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Social Security Disability for Crohn’s Disease

Posted by Louis B. Lusk | May 01, 2013 | 0 Comments

Social Security Disability for Crohn's Disease

Social Security Disability for Crohn's DiseaseCrohn's disease is a chronic inflammation of the digestive tract. It can be confused with ulcerative colitis, which causes an inflammation of the colon. The difference with Crohn's is that it can be an inflammation anywhere along the digestive tract. Crohn's can cause physical problems to the point where an individual is not able to work. Symptoms Crohn's disease can begin suddenly. And the symptoms can vary over time. Symptoms include diarrhea, cramping, or abdominal pain. Inflammation can lead to loss of appetite, weight loss, and nausea. The Mayo Clinic also lists other possible symptoms being: · Fever · Fatigue · Arthritis · Eye inflammation · Mouth sores · Skin disorders · Inflammation of the liver of bile ducts · Delayed growth or sexual development in children Causes Doctors have not determined a specific cause for Crohn's disease. It was thought that diet and stress triggered Crohn's, but it has been found to be aggravating factors. Doctors are now looking at heredity or a malfunctioning immune system to be the cause. Risk Factors There are a number of risk factors other than heredity. Most people who suffer from Crohn's develop it when they are young. Most diagnoses occur in individuals who are younger than 30. The disease is more prevalent in whites, especially those with Eastern European (Ashkenazi) Jewish ancestry increasing the risk. Cigarette smoking is also considered a risk factor. And living in an urban area or an industrialized country has also been determined a risk factor. Complications While Crohn's is mostly pain and inflammation, complications can occur. Individuals can develop bowel obstructions, ulcers and fistulas. Crohn's can also lead to “kidney stones, gallstones and, occasionally, inflammation of the bile ducts.” How is Crohn's Disease Diagnosed? While doctors may run blood tests, there is currently no definitive test for Crohn's. A colonoscopy is used to view the colon and see if there are granulomas, clusters of inflamed cells. A CT scan is useful for determining the exact location of inflamed tissue and determine if there are blockages, abscesses, or fistulas. MRIs are also used to determine inflammation along the digestive tract and diagnosing Crohn's. Another diagnostic tool is the capsule endoscopy. A patient swallows a capsule that has a camera in it. The camera takes pictures throughout the entire digestive tract that are then examined to determine where possible inflammation is. Doctors also take biopsies to give a solid diagnosis of Crohn's. How Does the Social Security Administration Review Crohn's Disease? In the Social Security Blue Book, Crohn's is listed as an inflammatory bowel disease in Section 5. The SSA states “Crohn's disease is rarely curable and recurrence may be a lifelong problem, even after surgical resection.” Medical records should include endoscopy, biopsy, appropriate medically acceptable imaging, or operative findings that show obstructions requiring hospitalization and occurring twice at least 60 days apart in a 6-month period. If there aren't obstructions requiring hospitalizations, then there is a list of items requiring continuing treatment over a 6-month period. Keep in mind that when reviewing an individual's history, it is not the fact that the individual has Crohn's Disease, but that the disease limits the individual's personal functions. If you are considering applying for disability benefits in Georgia, you should contact our experienced Social Security attorney.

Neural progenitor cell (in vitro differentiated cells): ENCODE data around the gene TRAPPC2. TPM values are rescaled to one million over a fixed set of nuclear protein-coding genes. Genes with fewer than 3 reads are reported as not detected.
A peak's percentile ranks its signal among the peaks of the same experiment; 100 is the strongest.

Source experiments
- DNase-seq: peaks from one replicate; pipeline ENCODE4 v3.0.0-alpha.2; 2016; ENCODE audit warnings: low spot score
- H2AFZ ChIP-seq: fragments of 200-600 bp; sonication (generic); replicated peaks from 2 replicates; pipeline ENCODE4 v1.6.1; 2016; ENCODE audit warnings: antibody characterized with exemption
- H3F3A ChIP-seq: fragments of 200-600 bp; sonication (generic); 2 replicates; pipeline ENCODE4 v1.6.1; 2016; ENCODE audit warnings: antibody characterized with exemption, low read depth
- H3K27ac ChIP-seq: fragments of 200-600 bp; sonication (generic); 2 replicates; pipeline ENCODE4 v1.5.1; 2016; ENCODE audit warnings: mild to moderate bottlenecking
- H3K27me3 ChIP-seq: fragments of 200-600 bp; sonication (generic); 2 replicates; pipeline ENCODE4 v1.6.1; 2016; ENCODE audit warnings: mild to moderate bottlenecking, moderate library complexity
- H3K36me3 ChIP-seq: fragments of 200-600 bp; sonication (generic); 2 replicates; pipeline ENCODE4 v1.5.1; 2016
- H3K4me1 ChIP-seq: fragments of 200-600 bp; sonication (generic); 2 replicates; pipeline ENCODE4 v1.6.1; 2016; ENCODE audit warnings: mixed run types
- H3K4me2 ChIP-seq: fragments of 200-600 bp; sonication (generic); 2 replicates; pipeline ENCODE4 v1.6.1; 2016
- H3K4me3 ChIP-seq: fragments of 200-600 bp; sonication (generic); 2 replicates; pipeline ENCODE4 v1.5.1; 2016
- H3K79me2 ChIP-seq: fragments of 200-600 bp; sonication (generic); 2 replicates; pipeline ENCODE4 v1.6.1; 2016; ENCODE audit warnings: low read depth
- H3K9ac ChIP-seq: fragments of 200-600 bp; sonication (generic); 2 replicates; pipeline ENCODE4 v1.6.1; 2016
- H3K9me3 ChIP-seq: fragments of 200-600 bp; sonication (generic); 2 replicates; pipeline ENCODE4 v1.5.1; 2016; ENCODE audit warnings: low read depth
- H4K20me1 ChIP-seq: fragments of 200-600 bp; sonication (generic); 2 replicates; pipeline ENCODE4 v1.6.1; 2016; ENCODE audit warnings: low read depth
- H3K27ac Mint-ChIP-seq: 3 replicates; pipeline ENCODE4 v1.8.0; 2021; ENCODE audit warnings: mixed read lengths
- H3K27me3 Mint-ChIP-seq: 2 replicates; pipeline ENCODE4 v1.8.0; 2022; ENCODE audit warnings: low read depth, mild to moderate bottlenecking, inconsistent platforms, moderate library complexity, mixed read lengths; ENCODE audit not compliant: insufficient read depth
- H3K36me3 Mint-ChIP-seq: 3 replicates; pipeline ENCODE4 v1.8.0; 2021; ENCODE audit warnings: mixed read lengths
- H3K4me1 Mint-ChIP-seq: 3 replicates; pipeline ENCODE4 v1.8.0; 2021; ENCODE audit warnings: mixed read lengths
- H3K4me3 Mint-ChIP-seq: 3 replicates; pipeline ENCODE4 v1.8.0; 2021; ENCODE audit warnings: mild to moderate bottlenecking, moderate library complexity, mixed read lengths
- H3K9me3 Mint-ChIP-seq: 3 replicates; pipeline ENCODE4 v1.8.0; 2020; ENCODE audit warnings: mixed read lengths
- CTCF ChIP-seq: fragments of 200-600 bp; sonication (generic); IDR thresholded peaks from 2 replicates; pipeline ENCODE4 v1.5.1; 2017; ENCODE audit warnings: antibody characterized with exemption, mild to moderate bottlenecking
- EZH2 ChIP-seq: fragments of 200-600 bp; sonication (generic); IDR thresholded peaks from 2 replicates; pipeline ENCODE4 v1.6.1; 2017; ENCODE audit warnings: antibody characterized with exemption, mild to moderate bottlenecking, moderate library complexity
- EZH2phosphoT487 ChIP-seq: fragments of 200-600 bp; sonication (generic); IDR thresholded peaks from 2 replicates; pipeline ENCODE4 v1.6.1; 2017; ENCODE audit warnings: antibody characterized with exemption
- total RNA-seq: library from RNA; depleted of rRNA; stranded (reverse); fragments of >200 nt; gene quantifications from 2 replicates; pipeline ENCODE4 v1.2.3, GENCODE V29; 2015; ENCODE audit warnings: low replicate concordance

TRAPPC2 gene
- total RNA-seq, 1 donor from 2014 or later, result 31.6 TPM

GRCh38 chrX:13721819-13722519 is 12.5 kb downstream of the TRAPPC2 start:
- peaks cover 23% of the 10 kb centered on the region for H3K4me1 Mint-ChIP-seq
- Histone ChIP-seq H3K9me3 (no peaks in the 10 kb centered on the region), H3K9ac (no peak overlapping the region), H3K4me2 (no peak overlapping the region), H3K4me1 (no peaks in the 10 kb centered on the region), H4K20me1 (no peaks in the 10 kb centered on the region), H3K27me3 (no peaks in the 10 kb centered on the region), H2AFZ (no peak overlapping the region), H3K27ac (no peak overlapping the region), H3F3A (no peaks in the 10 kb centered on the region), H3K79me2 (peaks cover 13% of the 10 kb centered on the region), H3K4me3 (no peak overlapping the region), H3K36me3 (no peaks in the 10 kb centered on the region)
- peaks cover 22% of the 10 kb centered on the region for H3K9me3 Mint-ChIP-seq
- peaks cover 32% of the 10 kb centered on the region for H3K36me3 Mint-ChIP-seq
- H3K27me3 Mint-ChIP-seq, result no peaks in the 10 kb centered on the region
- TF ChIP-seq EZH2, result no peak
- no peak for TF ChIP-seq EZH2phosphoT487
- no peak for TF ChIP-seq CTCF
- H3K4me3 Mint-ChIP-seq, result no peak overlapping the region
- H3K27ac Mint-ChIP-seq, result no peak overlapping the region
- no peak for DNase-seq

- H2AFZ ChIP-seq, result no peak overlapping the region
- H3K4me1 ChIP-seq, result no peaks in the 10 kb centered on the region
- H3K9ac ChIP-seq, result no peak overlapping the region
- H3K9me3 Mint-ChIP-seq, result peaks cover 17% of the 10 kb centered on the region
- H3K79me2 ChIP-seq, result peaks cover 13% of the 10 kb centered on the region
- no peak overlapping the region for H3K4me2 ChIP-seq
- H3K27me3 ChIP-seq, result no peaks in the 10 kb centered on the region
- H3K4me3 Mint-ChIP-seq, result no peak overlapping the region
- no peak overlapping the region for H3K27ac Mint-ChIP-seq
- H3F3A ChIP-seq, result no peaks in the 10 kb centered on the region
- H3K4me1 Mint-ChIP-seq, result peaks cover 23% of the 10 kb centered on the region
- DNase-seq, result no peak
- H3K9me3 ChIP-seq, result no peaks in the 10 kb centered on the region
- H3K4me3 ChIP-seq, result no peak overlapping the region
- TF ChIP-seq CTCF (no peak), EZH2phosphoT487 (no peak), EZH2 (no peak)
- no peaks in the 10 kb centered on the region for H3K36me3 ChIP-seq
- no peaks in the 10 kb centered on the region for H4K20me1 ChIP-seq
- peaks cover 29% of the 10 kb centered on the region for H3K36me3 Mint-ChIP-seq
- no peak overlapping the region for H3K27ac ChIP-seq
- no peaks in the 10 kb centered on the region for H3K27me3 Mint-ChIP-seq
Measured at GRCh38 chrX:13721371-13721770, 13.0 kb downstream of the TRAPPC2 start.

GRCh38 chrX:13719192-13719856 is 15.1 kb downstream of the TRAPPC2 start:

About the Author

Louis B. Lusk

About Louis B. Lusk – Disability Attorney Attorney Louis B. Lusk has helped thousands of disabled individuals recover Social Security disability and SSI disability benefits.  He is an active member of the National Organization of Social Security Claimant's Representatives (NOSSCR), an organizat...

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If you have been turned down for Social Security disability call me at 1 (800) 501-5416.  I look forward to hearing from you.

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